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Risks of Injuries to Children During Good Weather

By David Wolf, Attorney
Published by Child Injury Lawyer Network


It has been said that good weather may increase a risk of injury to children. The B.C Children’s Hospital and B.C Ambulance Service have recorded a list of summer safety tips for parents and caregivers.

Good weather tends to bring about climbing and curiosity from children. Make sure to watch children around window screens. A window screen can pose a danger to climbing children. Children are susceptible to falling through window screens no matter how sturdy they seem to be. Parents should remove furniture from windows and balcony railings to prevent children from climbing atop and setting themselves at risk for injury. Parents and caretakers should install window guards on windows above ground level, or lock windows so they can only open 10 centimeters. Be aware though: children are fast learners. They may learn to unlock doors and windows at a young age.

Secondly, make sure to watch children around swimming pools and water parks. The good weather draws children to the water and they do not realize the risks of drowning at such a young age. Never leave a child unattended near the water. Be at an arm’s reach to your child when he or she is near the water. Young children and weak swimmers should be in life preservers at all times. Pools and other water parks and water ways should have a tall fence enclosing it to block children from access when you are not around. Toys should be removed from the pool area, for these may tempt children to play in the water without supervision. All children should take swimming lessons so they know how to swim in the water. Parents and caretakers should be trained in CPR and first-aid. They should have emergency equipment near the pool at all times.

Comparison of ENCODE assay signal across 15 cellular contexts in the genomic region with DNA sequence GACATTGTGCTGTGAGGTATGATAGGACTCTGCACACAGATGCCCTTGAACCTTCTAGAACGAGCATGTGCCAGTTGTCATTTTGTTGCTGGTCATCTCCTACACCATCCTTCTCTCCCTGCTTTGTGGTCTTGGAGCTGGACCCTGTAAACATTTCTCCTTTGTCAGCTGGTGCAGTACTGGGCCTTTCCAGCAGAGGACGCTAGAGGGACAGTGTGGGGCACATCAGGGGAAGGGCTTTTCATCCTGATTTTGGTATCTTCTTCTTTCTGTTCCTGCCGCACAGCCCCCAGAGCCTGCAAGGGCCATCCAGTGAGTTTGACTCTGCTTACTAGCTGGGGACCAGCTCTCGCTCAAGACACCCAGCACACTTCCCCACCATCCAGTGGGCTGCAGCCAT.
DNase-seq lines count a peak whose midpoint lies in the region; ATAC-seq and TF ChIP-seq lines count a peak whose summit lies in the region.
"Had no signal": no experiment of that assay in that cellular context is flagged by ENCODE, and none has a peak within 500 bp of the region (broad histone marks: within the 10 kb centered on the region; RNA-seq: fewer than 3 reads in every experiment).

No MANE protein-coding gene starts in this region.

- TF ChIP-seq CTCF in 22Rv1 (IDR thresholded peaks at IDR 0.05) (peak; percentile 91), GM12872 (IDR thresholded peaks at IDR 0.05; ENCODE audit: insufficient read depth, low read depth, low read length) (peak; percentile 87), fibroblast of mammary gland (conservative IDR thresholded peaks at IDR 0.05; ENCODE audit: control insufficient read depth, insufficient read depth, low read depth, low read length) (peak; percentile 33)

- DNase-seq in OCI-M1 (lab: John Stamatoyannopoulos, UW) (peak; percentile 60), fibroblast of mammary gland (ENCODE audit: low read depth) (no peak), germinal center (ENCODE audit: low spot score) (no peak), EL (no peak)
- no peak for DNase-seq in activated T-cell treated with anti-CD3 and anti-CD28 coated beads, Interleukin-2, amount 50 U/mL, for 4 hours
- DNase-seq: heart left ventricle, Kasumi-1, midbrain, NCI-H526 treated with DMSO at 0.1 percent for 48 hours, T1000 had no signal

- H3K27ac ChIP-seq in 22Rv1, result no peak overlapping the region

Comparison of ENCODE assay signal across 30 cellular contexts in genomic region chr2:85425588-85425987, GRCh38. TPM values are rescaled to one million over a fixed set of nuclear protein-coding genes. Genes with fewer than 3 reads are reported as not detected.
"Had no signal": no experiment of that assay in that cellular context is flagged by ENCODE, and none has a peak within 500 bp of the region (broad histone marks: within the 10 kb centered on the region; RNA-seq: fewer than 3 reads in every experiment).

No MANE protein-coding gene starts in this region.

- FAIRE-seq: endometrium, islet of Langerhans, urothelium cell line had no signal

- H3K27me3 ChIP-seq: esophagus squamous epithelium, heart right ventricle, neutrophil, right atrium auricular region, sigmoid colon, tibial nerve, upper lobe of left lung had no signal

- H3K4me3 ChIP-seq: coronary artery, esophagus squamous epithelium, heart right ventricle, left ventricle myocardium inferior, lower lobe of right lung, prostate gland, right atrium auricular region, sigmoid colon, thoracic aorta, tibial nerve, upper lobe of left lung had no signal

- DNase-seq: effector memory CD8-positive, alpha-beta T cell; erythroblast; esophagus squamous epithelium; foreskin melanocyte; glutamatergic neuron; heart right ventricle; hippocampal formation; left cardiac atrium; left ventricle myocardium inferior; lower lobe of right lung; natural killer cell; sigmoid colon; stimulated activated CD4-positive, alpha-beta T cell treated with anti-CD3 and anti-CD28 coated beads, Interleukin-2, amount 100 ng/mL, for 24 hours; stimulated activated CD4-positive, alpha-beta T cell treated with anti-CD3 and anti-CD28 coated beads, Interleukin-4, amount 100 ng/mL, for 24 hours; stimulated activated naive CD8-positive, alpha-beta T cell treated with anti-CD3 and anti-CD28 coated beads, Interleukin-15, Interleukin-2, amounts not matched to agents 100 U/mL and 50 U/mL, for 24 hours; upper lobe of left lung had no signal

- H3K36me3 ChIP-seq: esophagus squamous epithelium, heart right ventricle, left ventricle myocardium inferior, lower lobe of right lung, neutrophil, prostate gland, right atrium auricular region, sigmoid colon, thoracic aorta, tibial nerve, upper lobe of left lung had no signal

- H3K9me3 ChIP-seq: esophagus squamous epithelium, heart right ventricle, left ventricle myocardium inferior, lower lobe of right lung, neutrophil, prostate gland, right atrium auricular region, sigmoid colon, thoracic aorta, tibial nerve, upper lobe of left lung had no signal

Thirdly, parent and caretakers should never leave a child in a car. A child is at risk to heat stroke, and burns from hot seat belt buckles and other metal devices in the car if left in a car during the summer hot temperatures. Cars should be parked under the shade if possible to avoid metal getting too hot for children. Place a car seat cover on top of the car seat if possible as well to avoid it getting too hot. If a child gets locks inside, parents and caretakers should call 911 for immediate assistance.

Finally, good weather brings about bicycle riding. A child should not be riding on or near the road. They do not understand what road signs mean, nor do they have a high attention span to pay attention to moving cars. Children should also always be wearing a helmet, even if only riding a tricycle.

For more information on summer safety tips, see The B.C. Children’s Hospital and B.C. Ambulance Service Summer Safety Tips.

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